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Casting (fishing)

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A fly fisherman casting his lure on Soca River, Slovenia
A Dutch angler beach-casting a multi-lure rig
Barack Obama casting while fly-fishing for trout on the East Gallatin River near Belgrade, Montana

In angling, casting is the act of the angler throwing the bait and hook (or a lure) as well as other attached terminal tackles out over the water, typically by slinging a fishing line manipulated by a long, elastic fishing rod. The term itself may also be used for setting out a net when artisanal fishing.

The basic technique is to quickly flick/swing the rod forward towards the water, with the inertia of the tackles lagging and bending the rod backward (i.e. "loading" the rod), and then use the "springing" (elastic rebound) of the rod to "hurl" and rapidly sling the line forward, which in turn will launch out the hook and bait.[1]

There are several methods anglers can use to attempt to cast farther,[2] the most prominent of which is the shifting of body weight towards the front foot in kinematic synchrony to the forward swinging of the rod. That, combined with using a longer rod, stopping the rod swing at 45 degrees, and using correctly weighted and more aerodynamic terminal tackles, will help anglers cast farther. There are also variation techniques the anglers can use to cast the tackles more accurately to an exact location on the water or to get past potential obstacles.

Casting techniques[edit]

Casting techniques vary with the type and style of angling involved. Different casting techniques are also used by different anglers according to personal preferences and proficiency, and each technique is named uniquely. In the single-hand sidearm cast, the angler first points the rod towards the targeted area, and then swing it back and then quickly forward like a tennis stroke, creating a cast with a relatively flat trajectory. Drop-casting, on the other hand, is all about fast sinking, and the angler must bring the rod high before releasing the finger grip on the line and drop the cast into water with full force. The double-handed overhead cast, used more for distance, uses a kendo-like overhead swing to throw the line as far as possible.[3]

Freshwater anglers typically use lightweight, faster-action rods and for panfishing or finesse fishing for popular mid-sized game fishes such as black bass or trout, while sturdier, heavier rods are used for larger, stronger and feistier fish. When casting light rods, sidearm casting techniques are typically used. If more distance is needed, an overhead cast is more common. For smaller, weed-rich bodies of water (such as ponds, small rivers/creeks and wetlands), where casting accuracy is more important than distance, anglers sometimes use a swinging technique known as flipping or pitching, an elastic technique known as a slingshot cast, or a softball pitch-like technique that can make the bait/lure skim the water known as a roll cast.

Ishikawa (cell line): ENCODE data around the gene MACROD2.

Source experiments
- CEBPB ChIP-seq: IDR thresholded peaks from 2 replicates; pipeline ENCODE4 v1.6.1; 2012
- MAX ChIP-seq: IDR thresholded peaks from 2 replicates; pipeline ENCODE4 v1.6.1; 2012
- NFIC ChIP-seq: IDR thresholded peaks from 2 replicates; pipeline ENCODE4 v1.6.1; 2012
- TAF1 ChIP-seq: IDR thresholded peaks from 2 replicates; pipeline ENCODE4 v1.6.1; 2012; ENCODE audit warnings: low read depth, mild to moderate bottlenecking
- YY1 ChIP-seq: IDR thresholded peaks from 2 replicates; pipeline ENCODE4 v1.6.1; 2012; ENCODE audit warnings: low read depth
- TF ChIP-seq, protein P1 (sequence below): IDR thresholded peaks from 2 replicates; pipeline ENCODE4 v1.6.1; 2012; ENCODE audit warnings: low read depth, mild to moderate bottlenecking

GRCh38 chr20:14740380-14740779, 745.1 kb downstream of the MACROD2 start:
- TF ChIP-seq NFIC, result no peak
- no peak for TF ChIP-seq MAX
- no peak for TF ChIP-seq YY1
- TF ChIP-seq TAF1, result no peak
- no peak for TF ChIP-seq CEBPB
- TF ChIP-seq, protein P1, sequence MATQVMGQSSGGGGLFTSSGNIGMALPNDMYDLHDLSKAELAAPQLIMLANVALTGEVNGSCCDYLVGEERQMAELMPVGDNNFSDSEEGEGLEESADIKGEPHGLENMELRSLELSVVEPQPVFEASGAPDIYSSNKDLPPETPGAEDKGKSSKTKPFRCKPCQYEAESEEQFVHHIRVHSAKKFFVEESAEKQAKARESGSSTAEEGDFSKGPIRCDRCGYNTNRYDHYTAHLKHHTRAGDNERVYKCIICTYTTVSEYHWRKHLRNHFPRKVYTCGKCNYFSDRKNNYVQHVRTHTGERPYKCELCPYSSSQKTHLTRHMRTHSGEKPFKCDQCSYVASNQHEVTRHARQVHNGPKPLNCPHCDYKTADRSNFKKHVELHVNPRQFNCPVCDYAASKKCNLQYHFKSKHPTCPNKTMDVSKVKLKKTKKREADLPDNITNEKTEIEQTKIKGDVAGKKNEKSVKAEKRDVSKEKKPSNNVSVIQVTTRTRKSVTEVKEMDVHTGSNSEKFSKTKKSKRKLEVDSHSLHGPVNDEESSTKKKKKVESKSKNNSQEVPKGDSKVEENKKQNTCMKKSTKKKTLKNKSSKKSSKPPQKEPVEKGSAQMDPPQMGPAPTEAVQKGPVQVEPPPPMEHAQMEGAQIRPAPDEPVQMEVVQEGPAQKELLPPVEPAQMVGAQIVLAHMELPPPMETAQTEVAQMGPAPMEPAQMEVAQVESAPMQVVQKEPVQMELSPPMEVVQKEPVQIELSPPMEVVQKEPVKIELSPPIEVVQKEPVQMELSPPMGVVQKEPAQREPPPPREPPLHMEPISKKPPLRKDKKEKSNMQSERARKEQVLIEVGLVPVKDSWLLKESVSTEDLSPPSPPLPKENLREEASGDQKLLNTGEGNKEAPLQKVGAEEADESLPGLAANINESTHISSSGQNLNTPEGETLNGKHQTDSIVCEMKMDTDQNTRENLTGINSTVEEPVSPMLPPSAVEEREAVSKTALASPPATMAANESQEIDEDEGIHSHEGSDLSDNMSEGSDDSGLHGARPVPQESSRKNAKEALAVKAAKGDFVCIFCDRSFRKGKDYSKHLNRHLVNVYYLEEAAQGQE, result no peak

Saltwater anglers usually use heavier rods and lines, as they often use baits and lures that are bigger and heavier than those used on freshwater. Heavier again are the rods and lines used in surfcasting, and specialized two-handed casting techniques are used to provide the added distances required for the baits/lures to get past the surfs and reach inshore fish feeding near the upwellings. In these casts, the angler utilizes the entire body, rather than just the arms, to deliver the momentum of the cast, which may travel many hundreds of meters/feet.

Fly fishermen use ultralight artificial flies as a lure and thus use flexible lightweight rods to cast heavy lines. The technique often involve swinging the line in circles multiple times to build up momentum, before releasing the hand hold on the line and pointing the rod towards the intended direction, so the line ends up creating a loop that propagates like a wave and carries the fly out towards the far end with great accuracy. Once on or in the water, the fly can then mimic aquatic insects or other invertebrates and attract insectivorous fish such as trout and anadromous salmon.

Casting as a sport[edit]

A competitor, Jana Maisel, casts her fly into one of the goal pools at the 2005 World Games in Duisburg.

Casting (known as Casting Sport) is also a sport adjunct to fishing, much as shooting is to hunting. The sport is supervised by the International Casting Sport Federation[4] (ICSF) which was founded in 1955 and as of April 2014 has member associations in 31 countries.[5]

The ICSF sponsors tournaments and recognizes world records for accuracy and distance. This sport uses plastic weights or hookless flies, and can be held on water or on athletic fields. There are competitive divisions for almost all types of fly, fixed spool and revolving spool tackle, and competitor classes. It has been included in the World Games (see photo)[6] and has been considered for the Olympics.[citation needed]

The American Casting Association held its 100th Annual Casting Championships in 2008 at the Golden Gate Angling & Casting Club.[citation needed]

See also[edit]


  1. ^ C. Boyd Pfeiffer (1999). Fly Fishing Saltwater Basics: Saltwater Basics. Stackpole Books. ISBN 0-8117-2763-7.
  2. ^ "How to cast further: a beginners guide". Carp Fishing Hub. Archived from the original on 18 December 2019. Retrieved 15 June 2022.
  3. ^ "How to cast a fishing Rod". 18 July 2022.
  4. ^ "Castingsport - International Casting Sport Federation".
  5. ^ "Members – Contacts List". International Casting Sport Federation. Archived from the original on 19 April 2014. Retrieved 17 April 2014.
  6. ^ "CASTING SPORT". International World Games Association. Archived from the original on 15 August 2014. Retrieved 17 April 2014.

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